MOGADISHU (Reuters) - Somali pirates have hijacked a Mozambican-flagged fishing vessel about 200 nautical miles (370 km) southwest of Comoros in the Indian Ocean, the European Union’s anti-piracy taskforce said on Saturday.
The capture of the 140-tonne Vega 5 and its 14-strong crew of unknown nationalities is the second successful strike by pirates off the northern tip of Madagascar in a week.
Somali pirates usually operate further north in the Gulf of Aden and the waters off Somalia where a lack of central government and an Islamist insurgency has allowed piracy to flourish off the anarchic Horn of Africa nation’s shores.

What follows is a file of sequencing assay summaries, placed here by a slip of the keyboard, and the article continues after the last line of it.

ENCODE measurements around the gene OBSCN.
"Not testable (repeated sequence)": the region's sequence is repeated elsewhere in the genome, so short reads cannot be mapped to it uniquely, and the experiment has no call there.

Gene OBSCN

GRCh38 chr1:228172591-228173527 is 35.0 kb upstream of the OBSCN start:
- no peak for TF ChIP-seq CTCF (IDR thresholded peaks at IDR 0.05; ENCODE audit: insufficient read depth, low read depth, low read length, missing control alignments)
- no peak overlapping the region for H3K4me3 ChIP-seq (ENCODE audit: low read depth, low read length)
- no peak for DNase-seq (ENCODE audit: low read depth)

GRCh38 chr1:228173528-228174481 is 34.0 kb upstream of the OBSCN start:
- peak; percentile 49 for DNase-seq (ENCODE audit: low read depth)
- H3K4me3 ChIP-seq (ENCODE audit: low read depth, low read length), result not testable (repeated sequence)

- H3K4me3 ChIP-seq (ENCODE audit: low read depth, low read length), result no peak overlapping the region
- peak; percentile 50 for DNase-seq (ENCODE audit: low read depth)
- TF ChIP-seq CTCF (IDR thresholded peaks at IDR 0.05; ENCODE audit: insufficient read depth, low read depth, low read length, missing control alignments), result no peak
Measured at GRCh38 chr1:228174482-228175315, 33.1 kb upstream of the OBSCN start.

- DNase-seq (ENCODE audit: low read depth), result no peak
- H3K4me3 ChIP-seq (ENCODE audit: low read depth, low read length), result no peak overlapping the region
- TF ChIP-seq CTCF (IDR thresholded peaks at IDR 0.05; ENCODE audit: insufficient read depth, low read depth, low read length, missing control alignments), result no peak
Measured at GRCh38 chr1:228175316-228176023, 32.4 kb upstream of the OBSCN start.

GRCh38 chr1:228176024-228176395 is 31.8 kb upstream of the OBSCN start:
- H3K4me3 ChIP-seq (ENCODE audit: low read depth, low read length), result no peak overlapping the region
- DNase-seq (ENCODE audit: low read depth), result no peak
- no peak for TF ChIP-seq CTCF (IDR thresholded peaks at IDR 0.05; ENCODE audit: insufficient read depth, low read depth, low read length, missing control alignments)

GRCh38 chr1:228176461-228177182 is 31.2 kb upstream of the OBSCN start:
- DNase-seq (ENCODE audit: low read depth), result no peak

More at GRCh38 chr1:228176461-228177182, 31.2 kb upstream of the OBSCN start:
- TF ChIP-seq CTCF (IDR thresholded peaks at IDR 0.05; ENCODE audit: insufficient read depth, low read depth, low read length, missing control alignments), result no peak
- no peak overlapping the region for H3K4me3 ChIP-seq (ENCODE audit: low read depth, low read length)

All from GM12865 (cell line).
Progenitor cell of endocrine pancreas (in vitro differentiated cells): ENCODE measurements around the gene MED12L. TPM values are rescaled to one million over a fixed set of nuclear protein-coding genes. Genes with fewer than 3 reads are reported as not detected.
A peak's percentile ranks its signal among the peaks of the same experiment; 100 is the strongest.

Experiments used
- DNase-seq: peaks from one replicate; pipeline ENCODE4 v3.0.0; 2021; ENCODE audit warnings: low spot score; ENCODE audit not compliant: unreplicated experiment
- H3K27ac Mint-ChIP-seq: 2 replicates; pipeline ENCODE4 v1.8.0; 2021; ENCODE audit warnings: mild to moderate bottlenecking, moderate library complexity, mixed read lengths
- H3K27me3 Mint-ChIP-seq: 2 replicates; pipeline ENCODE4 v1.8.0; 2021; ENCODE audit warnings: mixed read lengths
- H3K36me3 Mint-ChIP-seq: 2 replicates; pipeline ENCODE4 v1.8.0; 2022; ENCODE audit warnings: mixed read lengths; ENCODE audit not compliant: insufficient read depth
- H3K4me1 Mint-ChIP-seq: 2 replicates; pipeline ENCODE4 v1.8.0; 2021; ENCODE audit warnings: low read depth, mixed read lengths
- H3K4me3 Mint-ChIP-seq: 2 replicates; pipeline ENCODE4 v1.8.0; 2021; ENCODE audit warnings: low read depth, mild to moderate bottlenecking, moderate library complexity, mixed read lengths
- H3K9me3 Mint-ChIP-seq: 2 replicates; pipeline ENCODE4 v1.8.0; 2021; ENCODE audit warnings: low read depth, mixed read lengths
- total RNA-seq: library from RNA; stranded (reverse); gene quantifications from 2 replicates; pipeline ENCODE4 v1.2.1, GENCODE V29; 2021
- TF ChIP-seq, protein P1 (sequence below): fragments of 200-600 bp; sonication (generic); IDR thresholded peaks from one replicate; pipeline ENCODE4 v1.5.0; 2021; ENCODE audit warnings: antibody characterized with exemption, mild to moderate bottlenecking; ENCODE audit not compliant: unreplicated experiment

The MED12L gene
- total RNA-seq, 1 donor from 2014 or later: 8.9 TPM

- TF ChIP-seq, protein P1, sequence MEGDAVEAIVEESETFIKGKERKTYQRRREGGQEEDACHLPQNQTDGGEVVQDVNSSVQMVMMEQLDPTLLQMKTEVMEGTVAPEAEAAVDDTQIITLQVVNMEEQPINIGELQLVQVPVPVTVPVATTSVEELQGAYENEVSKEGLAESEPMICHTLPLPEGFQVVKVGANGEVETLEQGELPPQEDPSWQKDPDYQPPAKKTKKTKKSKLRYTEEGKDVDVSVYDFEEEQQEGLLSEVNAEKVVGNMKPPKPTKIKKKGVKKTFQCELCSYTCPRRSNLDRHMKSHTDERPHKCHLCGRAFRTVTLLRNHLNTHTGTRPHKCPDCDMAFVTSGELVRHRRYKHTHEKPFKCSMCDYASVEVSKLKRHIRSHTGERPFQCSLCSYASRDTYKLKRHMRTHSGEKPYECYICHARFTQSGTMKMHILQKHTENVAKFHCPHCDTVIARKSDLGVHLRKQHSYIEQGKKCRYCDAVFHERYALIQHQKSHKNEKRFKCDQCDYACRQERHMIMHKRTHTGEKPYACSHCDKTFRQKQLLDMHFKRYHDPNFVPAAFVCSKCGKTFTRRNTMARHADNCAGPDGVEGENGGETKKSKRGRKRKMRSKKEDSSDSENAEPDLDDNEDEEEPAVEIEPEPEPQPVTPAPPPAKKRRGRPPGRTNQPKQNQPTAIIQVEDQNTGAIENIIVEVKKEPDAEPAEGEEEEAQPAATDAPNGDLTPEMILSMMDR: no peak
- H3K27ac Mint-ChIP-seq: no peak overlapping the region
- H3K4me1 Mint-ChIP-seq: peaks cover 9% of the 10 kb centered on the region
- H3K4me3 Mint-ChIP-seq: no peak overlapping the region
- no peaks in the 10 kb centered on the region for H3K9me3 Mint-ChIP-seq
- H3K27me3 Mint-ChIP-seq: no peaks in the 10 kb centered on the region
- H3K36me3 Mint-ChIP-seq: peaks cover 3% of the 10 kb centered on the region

While the pirates frequently venture east around the Seychelles and towards the Maldives they are rarely active south of Tanzania.
“Since late December, Somali pirates have been focusing their activities around Tanzania, Comoros and Madagascar to avoid rougher seas further north,” Andrew Mwangura, head of the East African Seafarers Assistance Programme, told Reuters.
A NATO counter-piracy website reported this week that the hijacked Taiwanese-owned fishing vessel FV Shiuh Fu No 1, seized on December 25, was operating as a pirate “mothership” in the same area off Madagascar.
Pirates are making tens of millions of dollars in ransoms from seizing merchant ships in the Indian Ocean and the Gulf of Aden, despite efforts by foreign navies to clamp down on such attacks.